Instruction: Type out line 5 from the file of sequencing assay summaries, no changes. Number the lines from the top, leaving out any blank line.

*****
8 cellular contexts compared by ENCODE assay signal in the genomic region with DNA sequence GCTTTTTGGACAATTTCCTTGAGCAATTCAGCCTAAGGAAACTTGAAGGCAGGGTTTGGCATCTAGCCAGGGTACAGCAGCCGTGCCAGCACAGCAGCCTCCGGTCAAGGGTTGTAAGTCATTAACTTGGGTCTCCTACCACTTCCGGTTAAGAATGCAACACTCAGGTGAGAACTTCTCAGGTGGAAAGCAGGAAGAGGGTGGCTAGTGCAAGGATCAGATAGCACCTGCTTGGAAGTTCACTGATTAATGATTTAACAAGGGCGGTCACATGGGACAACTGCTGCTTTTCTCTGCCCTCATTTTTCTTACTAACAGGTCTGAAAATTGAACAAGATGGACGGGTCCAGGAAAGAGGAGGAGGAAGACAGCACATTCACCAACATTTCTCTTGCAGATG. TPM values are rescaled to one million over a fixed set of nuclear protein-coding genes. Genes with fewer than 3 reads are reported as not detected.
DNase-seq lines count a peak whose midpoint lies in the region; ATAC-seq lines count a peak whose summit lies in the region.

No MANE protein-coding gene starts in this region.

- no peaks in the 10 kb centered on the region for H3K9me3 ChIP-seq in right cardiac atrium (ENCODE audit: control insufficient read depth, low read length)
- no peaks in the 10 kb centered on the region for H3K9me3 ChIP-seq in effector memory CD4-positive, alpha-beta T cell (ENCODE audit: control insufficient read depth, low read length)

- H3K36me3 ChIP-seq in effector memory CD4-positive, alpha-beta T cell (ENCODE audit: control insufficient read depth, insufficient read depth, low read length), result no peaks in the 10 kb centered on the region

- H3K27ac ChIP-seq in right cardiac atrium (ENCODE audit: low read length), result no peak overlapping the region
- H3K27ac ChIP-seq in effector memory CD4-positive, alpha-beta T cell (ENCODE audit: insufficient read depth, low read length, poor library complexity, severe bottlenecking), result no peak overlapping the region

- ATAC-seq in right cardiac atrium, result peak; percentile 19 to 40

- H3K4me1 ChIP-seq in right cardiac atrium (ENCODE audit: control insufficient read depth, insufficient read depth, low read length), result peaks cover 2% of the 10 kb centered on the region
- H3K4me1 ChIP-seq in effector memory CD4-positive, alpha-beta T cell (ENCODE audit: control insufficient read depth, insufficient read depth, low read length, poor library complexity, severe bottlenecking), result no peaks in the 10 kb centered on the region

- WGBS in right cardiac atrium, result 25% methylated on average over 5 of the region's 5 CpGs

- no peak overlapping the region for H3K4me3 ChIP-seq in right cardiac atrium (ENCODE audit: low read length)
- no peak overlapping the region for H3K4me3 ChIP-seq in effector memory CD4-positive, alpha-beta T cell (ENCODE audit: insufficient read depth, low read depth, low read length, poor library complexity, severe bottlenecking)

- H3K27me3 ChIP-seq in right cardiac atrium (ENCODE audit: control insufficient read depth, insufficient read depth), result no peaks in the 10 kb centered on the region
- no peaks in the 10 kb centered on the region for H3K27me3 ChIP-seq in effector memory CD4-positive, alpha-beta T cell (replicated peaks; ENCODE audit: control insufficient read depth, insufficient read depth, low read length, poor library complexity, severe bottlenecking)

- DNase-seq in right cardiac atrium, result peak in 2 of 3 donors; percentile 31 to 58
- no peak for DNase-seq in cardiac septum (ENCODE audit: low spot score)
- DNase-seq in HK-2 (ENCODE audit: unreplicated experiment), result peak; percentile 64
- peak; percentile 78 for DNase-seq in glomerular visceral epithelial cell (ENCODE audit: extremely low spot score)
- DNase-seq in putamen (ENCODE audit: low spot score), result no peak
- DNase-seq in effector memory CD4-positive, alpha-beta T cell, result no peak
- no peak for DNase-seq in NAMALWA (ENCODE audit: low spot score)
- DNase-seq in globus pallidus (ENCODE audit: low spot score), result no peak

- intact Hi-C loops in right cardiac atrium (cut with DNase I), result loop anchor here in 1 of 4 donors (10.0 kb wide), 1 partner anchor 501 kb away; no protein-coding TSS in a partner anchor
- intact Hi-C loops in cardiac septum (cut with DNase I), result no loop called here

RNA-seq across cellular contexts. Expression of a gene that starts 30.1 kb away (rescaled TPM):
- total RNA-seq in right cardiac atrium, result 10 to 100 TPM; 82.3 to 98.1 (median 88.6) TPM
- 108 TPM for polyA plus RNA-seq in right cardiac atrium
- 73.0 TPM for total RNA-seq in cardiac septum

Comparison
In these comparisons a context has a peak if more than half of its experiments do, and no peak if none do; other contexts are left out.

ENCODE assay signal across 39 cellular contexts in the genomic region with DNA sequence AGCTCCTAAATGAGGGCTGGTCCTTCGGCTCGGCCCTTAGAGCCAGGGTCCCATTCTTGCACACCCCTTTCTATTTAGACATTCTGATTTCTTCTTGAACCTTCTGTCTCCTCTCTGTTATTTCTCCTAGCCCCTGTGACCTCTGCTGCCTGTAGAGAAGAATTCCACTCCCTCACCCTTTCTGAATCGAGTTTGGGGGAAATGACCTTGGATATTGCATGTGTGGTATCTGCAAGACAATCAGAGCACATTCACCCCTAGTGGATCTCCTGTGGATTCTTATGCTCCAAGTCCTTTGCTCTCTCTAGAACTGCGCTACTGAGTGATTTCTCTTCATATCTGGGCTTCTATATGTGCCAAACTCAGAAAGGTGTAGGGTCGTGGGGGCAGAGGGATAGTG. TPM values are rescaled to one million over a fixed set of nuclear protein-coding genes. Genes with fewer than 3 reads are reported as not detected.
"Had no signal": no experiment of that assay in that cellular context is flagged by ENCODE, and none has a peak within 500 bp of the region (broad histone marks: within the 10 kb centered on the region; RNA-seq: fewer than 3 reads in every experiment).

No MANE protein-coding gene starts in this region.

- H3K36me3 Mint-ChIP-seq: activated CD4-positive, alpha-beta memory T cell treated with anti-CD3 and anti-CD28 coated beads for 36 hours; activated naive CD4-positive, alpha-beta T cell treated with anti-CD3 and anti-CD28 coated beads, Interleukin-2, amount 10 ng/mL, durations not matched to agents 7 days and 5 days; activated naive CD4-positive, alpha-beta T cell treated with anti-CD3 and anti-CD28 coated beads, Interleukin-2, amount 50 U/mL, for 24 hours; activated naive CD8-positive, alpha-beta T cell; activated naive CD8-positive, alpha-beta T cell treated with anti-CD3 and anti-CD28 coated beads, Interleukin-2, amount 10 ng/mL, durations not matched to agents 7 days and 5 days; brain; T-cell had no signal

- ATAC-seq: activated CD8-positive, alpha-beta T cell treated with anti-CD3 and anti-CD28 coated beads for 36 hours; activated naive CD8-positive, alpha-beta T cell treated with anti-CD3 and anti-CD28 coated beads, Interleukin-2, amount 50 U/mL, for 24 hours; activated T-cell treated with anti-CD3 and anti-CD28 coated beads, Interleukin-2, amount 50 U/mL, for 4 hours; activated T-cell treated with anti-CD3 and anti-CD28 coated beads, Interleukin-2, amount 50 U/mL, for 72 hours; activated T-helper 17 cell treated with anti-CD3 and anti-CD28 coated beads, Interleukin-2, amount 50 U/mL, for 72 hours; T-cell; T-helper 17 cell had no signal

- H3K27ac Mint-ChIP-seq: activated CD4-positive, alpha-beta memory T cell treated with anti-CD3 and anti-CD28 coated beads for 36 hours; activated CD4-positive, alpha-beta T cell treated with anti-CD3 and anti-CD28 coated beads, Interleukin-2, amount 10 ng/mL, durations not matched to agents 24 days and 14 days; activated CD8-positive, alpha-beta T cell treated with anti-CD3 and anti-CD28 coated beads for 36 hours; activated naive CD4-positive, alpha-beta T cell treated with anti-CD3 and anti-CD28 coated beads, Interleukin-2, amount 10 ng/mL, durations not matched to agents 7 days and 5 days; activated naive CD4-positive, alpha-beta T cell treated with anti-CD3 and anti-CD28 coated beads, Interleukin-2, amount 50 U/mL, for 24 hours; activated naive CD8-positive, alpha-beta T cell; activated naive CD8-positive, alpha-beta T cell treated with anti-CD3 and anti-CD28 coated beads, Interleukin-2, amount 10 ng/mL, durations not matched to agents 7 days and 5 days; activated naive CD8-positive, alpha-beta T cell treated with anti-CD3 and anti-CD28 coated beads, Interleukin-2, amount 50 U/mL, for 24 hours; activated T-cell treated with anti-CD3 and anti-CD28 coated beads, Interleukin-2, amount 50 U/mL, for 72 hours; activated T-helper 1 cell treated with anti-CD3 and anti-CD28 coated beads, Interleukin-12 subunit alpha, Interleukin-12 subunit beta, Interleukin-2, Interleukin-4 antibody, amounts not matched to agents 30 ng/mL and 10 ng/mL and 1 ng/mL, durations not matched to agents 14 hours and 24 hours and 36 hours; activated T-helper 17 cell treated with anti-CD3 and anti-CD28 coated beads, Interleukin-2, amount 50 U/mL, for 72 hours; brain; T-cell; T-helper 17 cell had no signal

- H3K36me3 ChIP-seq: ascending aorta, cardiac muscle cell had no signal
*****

- no peaks in the 10 kb centered on the region for H3K9me3 ChIP-seq in effector memory CD4-positive, alpha-beta T cell (ENCODE audit: control insufficient read depth, low read length)